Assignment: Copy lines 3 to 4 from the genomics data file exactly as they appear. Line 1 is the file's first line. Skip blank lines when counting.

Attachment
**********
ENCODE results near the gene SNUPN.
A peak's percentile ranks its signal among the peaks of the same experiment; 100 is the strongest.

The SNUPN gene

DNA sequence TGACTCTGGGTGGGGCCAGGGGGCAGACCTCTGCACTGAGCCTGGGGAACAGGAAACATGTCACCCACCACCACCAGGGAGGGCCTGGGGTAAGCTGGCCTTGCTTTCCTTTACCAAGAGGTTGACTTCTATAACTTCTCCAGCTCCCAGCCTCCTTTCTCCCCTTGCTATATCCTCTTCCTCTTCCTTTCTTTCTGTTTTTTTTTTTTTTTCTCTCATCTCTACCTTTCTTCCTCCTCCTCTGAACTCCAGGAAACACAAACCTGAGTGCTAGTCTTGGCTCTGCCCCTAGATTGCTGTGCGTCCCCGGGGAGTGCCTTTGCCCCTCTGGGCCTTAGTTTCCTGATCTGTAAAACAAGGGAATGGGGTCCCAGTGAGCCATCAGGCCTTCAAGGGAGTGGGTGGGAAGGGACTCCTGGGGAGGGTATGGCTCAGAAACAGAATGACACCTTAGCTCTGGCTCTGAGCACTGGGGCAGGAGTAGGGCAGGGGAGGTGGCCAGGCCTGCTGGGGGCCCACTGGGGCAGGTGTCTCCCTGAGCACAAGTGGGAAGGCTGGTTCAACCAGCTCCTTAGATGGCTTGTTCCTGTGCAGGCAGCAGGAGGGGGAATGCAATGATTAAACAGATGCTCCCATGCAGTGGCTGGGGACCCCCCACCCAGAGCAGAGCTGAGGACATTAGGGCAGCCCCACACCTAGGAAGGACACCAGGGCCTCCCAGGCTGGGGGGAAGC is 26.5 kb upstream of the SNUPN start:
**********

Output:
The SNUPN gene

DNA sequence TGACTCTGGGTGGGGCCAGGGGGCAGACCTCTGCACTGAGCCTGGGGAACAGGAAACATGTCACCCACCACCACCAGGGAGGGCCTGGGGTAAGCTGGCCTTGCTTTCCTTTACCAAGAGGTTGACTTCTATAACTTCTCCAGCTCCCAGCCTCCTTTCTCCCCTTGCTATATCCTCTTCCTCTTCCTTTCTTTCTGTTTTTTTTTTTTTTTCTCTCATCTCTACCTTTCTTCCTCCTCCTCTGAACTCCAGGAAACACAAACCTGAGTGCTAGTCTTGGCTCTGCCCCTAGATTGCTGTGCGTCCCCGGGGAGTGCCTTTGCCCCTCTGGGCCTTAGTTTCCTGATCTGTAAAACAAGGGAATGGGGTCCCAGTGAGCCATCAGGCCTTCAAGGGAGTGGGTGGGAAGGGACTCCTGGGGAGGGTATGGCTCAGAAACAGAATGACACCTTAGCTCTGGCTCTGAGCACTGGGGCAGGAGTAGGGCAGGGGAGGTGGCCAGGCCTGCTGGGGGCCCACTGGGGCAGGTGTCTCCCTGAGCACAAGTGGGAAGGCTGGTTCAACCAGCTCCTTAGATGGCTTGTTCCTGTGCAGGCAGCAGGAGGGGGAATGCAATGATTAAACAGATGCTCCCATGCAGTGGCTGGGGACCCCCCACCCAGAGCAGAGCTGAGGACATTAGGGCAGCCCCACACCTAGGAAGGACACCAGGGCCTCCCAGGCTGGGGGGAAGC is 26.5 kb upstream of the SNUPN start: